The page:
I’d like to preface this post by letting you know that I don’t cry. I've made it through The Titanic, Marley & Me, even The Notebook without one glistening tear. I have come to look at the world in a logical way, and lost touch with a bit of my emotional side in the process.
Now, to my story. I live in the Alpha Phi house at my school, a reimagined apartment building. What it lacks in character it makes up for in utility: we are located in the heart of campus, have our own kitchens and enjoy an amazing front lawn. The establishment is certainly not the typical sorority house, but to us, it is home.
Moving in on my first day back to school this year couldn't have been more different than move-in day freshman year. My roommates and I dove headfirst into a seven hour workday of painting the walls, getting a crash course in just how difficult taping off ceilings and getting the corners really can be. It was an afternoon of hysterical laughter, recounting our summers and planning out future adventures for the coming year. It wasn't like moving into an anonymous dorm with 500 strangers as neighbors, it was moving into a home with 47 sisters to call when I run out of coffee creamer or need to go on a spontaneous sushi binge.
Fast forward a month to two days before recruitment. We were having a meeting in the basement with the advisors, huddled around our TV. They had cameras trained on us, and told us we would be watching a video. I thought it was somewhat odd that they were filming us, but with the lack of sleep I had been getting due to the coupled excitement and anxiety of recruitment being 48 hours away, I didn't have the brain capacity to put together what was about to happen.
The video started off with pictures from our first chapter meetings. They were held in a classroom in one of the campus buildings. The Iota Xi chapter of Alpha Phi was installed at DU in 2010, so we are still a relatively new chapter. We giggled at the images, thinking about how far we have come since then. I looked around at our basement – this small, cozy space we share – and had never loved it more. The video progressed and started showing pictures of Alpha Phi houses across the nation. Goosebumps shot across my body and as I looked out at my sisters and saw that we were all shaking with anticipation, I knew that the feeling was mutual. This was the moment our chapter had been waiting on for years – was it really about to happen? Finally, the screen displayed an architectural drawing of an Alpha Phi house and announced to us that we would have a new home at DU come Fall 2016.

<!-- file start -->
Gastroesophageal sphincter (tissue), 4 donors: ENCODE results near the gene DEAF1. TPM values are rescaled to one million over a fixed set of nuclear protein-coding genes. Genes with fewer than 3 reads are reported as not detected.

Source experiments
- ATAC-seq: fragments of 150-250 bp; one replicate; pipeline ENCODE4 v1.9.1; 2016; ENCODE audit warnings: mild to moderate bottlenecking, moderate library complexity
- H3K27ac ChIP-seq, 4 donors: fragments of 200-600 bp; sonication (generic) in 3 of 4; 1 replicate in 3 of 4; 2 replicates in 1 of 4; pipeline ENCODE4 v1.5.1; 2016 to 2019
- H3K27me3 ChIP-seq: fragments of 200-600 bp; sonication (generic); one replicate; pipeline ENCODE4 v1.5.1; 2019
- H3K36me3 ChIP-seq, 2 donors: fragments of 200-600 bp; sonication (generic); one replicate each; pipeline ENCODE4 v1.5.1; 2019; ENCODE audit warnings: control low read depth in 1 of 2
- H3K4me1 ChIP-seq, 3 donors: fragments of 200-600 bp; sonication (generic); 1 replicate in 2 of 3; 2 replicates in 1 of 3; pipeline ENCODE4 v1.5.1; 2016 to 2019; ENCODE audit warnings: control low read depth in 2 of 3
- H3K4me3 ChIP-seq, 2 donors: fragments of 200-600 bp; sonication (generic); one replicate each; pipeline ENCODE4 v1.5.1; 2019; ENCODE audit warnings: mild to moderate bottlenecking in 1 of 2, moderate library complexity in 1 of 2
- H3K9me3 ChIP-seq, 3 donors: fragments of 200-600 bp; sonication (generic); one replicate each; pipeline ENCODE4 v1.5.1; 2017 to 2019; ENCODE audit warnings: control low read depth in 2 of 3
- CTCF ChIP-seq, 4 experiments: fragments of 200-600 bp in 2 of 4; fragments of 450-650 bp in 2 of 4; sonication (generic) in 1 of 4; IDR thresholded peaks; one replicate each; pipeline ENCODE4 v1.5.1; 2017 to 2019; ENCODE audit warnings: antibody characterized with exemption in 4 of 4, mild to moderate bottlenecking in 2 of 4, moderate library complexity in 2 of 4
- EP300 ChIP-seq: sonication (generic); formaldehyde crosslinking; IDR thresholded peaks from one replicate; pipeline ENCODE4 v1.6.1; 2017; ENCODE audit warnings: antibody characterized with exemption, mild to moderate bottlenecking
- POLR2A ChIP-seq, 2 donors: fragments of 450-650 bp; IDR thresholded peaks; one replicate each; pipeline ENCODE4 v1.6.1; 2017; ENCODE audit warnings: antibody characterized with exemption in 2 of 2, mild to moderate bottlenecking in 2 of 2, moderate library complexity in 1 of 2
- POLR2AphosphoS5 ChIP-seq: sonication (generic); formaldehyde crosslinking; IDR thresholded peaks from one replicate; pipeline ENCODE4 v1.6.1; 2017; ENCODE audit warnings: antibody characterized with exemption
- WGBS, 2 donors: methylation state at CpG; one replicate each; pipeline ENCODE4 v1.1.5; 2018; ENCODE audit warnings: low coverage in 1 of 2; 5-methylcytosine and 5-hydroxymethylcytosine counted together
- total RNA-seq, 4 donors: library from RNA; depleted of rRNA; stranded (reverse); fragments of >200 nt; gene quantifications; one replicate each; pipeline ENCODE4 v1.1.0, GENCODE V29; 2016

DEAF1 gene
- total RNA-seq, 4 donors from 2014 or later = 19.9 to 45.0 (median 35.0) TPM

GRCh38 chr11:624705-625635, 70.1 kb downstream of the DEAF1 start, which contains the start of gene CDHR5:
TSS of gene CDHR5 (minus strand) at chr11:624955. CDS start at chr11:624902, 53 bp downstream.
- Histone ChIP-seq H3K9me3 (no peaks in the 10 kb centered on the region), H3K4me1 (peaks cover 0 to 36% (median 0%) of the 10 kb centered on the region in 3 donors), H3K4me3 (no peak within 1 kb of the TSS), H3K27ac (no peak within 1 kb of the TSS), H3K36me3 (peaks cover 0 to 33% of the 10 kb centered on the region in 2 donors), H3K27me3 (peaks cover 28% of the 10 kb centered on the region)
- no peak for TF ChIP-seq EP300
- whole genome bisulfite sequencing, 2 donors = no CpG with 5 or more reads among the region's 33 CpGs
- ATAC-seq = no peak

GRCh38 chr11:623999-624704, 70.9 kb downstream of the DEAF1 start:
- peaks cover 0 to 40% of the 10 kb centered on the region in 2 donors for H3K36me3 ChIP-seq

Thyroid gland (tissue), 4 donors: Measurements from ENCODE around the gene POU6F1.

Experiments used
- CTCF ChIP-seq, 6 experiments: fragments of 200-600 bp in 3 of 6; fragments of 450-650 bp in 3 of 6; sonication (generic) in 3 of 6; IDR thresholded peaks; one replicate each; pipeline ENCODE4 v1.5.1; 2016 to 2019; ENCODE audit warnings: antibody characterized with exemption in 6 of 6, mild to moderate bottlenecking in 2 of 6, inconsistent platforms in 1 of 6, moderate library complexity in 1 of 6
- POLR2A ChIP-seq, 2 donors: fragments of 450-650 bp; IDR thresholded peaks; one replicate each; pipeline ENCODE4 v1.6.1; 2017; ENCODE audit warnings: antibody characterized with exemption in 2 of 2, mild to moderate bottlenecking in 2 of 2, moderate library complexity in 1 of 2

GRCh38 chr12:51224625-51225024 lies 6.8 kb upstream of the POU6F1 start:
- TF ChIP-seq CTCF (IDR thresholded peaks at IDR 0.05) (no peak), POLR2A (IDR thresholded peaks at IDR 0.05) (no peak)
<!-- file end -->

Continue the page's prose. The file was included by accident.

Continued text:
A surge of emotion that had been building in the room since the start of the video burst out into screams, cries, and laughter. Our advisors were wiping tears away, trying to capture the moment on film. I can tell you now that there is no way the footage could do it justice.
Our apartments, which we lovingly refer to as “Chilltop,” are our home. The memories that each year has brought – candy apple making in the basement, Sex in the City marathons on the couch – can never be erased. However, the moment that our chapter learned we were getting a new house, a real house, was a moment that represented to us all just how far our sisterhood has come in the years since our installation. Being a part of a sorority is not only about enjoying the immediate benefits, but also about getting to watch the chapter grow and mold its development for future initiates.
As I sat there in the midst of so many incredible, beautiful, genuine women whom I get to call my sisters, basking in the advent of getting a brand new home together, I did something that I don’t do: I cried.
Stella Swartz is a collegiate member at Denver (Iota Xi). Learn more about Stella by clicking here.